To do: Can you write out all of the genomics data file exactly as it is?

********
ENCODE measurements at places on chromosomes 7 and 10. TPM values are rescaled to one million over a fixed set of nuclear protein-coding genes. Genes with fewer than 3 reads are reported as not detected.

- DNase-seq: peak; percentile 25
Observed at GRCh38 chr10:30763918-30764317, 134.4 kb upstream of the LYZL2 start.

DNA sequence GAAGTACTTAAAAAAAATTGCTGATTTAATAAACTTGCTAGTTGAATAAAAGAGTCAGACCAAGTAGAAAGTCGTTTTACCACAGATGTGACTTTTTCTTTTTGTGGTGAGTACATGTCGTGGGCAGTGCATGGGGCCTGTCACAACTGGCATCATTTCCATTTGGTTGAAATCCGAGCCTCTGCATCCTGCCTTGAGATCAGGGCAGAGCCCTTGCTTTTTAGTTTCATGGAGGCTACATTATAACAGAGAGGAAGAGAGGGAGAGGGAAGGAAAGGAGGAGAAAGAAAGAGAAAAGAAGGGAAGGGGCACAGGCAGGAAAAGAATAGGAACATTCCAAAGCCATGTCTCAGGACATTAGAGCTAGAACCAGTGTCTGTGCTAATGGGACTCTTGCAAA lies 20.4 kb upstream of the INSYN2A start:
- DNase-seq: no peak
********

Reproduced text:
ENCODE measurements at places on chromosomes 7 and 10. TPM values are rescaled to one million over a fixed set of nuclear protein-coding genes. Genes with fewer than 3 reads are reported as not detected.

- DNase-seq: peak; percentile 25
Observed at GRCh38 chr10:30763918-30764317, 134.4 kb upstream of the LYZL2 start.

DNA sequence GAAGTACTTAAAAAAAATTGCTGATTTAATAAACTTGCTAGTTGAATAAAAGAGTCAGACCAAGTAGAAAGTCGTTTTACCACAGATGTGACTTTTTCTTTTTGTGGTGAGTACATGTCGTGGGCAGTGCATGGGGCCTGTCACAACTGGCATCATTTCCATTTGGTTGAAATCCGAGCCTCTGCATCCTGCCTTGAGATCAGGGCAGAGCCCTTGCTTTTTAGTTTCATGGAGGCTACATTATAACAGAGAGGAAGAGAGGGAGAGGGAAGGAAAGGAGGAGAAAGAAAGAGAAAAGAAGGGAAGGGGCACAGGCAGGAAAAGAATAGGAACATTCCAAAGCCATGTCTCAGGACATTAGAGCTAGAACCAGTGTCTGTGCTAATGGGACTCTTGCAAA lies 20.4 kb upstream of the INSYN2A start:
- DNase-seq: no peak